written by
Evan Lorendo

What doing a little bit extra looks like

4 min read
Dusty Martin with the boys from The Growth Project at the Punt Road Oval

What makes special, special

During my master's degree I met a former US Army Ranger who had gone on to get his PhD in War Studies. Part of his thesis had been about special forces and he would routinely say: "Special Forces aren't inherently special. What makes them special is that they do the little things incredibly well."

This alway stuck with me and it kept me focused on doing what I said I was going to do, when I said I was going to do it. I also made sure to celebrate the small victories, because they tend to add up to something important.

But these things are a bit intangible. Rarely do I have a specific example to give of somebody doing something simple and it having a big impact.

This week, however, I have the perfect example of how special personifies itself in everyday life.

The Growth Project

I volunteer for a local organisation called The Growth Project here in Melbourne. It is made up of a group of disadvantaged teenage boys, many of whom are from families of refugees from South Sudan, looking to make an impact in their community.

As bright of a picture that Australia likes to paint of itself, it can be a very tough place socially for people who are not white and these boys are very easily marginalised by the society here. The ironic thing is, most of them were born here in Melbourne, making them true-blue Aussies.

The Growth Project building a garden in the Collingwood community in January 2019.

The boys take on local projects within the community. In January they built gardens in the housing estates and are planning on building another garden when the local basketball complex is finished being built.

As a result of their work and the publicity that the boys received, Mabior Chol of the Richmond Tigers got involved with the organisation as a local ambassador. Mabior, who came to Australia as a refugee himself, was able to arrange for the boys to visit the Richmond training ground during a light training day.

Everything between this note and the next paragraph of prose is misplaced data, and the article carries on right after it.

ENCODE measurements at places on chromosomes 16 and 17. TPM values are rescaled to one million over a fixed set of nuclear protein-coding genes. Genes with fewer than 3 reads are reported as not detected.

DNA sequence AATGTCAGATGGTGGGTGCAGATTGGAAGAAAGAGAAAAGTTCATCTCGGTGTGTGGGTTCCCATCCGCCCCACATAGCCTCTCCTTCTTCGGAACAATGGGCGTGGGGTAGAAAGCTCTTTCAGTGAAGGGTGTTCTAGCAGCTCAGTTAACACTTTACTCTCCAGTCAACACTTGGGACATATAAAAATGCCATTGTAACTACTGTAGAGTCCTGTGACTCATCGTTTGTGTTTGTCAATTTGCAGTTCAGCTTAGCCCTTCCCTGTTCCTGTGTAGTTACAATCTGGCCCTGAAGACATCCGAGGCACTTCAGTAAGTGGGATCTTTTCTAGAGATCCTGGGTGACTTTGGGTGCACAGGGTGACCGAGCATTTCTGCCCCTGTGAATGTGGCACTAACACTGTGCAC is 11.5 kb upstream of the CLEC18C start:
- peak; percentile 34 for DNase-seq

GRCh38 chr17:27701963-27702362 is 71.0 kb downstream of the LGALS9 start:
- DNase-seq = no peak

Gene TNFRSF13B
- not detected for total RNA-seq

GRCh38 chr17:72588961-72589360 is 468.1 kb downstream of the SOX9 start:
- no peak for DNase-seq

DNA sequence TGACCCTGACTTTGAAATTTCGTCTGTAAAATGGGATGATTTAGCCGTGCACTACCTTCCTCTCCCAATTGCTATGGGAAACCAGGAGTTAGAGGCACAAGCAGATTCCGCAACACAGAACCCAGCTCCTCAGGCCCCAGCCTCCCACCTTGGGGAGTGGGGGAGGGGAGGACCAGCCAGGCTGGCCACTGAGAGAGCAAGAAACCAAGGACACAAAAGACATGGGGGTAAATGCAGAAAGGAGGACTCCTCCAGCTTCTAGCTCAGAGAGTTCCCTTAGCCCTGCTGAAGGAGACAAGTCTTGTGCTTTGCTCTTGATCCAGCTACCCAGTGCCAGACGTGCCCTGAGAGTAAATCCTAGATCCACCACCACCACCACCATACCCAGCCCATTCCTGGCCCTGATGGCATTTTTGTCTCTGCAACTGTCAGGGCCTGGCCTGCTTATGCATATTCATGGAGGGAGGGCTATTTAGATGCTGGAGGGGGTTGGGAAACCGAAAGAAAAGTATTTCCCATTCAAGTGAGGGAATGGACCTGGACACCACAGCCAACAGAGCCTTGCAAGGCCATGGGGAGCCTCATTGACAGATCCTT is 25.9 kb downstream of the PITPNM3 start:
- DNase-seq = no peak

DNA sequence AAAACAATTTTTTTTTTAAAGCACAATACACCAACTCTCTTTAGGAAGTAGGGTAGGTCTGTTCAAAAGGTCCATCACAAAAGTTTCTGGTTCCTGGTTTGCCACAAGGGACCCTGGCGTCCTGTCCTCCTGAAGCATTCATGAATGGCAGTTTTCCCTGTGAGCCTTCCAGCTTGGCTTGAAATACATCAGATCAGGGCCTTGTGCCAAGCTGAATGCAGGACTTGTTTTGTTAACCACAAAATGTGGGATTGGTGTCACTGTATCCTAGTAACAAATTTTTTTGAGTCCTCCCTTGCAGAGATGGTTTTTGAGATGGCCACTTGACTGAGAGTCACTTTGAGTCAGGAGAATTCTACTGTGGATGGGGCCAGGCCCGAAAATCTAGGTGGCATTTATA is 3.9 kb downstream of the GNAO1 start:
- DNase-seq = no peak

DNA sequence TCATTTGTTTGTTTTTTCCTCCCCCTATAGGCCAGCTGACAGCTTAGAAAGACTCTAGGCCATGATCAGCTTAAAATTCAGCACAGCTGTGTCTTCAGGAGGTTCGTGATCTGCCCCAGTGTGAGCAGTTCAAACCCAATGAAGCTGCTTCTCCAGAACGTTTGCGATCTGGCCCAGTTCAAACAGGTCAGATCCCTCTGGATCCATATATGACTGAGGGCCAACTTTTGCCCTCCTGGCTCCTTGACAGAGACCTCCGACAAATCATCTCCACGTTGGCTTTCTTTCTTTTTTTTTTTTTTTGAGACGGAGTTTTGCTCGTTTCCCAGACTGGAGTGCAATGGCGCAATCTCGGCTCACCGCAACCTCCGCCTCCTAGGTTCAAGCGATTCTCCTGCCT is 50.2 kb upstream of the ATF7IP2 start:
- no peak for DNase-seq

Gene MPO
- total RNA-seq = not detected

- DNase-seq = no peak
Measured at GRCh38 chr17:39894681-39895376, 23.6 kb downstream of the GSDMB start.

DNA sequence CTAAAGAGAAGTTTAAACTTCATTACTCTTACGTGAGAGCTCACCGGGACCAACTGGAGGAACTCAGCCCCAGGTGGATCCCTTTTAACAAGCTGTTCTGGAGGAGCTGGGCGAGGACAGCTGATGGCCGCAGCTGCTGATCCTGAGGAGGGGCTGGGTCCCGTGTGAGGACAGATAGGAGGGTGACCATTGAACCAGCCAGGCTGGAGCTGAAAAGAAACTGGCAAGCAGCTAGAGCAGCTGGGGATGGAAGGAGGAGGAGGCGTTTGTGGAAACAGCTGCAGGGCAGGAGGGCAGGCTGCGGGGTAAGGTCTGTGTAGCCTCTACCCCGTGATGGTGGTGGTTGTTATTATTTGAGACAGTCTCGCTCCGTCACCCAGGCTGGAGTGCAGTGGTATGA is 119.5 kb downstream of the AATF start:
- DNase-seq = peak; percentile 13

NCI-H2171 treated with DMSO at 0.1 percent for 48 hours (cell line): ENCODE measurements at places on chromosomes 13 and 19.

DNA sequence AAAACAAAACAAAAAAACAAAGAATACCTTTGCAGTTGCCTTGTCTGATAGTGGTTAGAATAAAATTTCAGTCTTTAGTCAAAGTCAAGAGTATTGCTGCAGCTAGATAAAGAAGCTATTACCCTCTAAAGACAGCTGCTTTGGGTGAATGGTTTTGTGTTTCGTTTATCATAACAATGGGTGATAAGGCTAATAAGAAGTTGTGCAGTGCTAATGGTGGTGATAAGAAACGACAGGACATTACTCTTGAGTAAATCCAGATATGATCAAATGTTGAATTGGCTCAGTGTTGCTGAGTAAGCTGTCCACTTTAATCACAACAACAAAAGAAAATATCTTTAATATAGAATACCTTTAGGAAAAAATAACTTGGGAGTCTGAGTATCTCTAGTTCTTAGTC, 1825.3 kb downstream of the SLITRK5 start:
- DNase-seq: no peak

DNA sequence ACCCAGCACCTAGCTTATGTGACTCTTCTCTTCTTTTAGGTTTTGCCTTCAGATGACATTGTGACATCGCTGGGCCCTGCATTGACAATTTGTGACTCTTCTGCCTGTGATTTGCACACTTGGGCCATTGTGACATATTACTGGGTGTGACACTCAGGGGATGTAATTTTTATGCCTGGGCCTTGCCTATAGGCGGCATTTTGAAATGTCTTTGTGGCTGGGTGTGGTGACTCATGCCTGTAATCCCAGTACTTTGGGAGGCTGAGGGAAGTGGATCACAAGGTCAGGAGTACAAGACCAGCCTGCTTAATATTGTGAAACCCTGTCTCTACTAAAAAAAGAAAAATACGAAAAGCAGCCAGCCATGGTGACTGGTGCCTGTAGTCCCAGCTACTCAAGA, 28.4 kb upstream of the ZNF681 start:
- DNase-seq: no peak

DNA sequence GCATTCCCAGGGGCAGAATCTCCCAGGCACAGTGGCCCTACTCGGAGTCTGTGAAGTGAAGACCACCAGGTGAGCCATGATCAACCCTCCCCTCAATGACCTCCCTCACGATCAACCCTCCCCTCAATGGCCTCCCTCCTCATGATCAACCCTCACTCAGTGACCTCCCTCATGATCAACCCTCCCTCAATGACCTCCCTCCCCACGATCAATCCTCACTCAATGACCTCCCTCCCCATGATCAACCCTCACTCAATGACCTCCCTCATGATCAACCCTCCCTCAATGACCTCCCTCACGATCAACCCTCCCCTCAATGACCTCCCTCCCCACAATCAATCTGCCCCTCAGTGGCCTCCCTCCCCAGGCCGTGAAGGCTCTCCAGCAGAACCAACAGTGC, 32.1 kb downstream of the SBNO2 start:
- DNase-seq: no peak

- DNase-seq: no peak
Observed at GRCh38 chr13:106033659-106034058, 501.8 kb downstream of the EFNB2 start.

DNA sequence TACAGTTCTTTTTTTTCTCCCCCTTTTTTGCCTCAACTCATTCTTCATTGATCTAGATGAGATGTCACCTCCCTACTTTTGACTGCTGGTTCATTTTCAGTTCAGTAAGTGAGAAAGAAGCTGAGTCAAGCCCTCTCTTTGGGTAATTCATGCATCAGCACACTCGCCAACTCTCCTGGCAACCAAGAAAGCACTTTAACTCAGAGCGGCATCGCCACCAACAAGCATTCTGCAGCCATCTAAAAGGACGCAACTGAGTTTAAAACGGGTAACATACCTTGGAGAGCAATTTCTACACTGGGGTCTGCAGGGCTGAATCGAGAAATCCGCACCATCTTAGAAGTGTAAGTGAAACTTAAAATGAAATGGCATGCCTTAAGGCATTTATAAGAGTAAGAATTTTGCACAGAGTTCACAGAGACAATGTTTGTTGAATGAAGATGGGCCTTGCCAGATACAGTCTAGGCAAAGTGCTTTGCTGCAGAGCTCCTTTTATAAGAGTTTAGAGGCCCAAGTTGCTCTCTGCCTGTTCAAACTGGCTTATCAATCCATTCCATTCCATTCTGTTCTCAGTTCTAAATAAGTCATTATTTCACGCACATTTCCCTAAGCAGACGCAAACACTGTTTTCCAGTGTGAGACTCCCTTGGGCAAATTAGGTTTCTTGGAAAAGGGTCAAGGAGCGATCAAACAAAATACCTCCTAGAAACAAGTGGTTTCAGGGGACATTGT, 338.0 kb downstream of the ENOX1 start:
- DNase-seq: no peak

Programming Note for all Non-Australians: Australian Rules Football (the AFL) is king in the state of Victoria. It is a fast paced game that has deep local ties. Within the AFL, the Richmond Tigers are the best team. Upon moving to Australia, my wife told me that I was a Richmond supporter, so being able to watch them train was icing on the cake for me. (#gotiges)

A day at the Punt Road Oval

Mabior Chol speaking with the boys after his training session.

Ten of the programs twelve boys made their way to the training ground to watch the Tigers during their mid-week preparations. It was important for them to see the effort, discipline, and work that goes into accomplishing team goals.

Many of the players stopped by the bleachers to talk to the boys during the session. They would kick them a few balls and had a bit of banter. Even after training, a few of the players came into the stands and just hung out with the boys.

Everyone was great and incredibly welcoming, but there were 2 instances during the day of someone doing a little bit extra:

The first was Mabior himself: he is a young player who is fighting for his place in the team. He took a big step up in reaching out to the community and giving back. Besides trying to earn a spot for the Tiger's next game, he made sure to come over and welcome all the boys. He also made sure some of his teammates came over to meet them as well.

In the highly competitive of professional sports, putting yourself out there is challenging. But the day was a success and I think it goes a far way in showing a club like Richmond that he brings more to the table than just footy ability.

Trying to play it cool even though they are incredibly happy to be there.

The second instance involved Dusty Martin, the Kevin Durant of the AFL.

Dusty walked over during a break to say hi to the boys. They all know who he is, and they each tried to play it cool. Dusty shook everyone's hand and started to trot back to training before turning around and asking, "Do you guys want a picture?".

It was a moment of incredible self awareness: he knows that he is a star. For most professionals, a shake of the boys' hands would be par for course. But he also realised that they would like a picture with him. 30 seconds later and he was back in line for a drill, but the impact on the boys was immense.

I can't thank the Richmond Football club enough for having us and it was great to see the boys get a bit of a reward for their effort. For a group of boys that is easy to overlook, Mabior and the club made them feel special.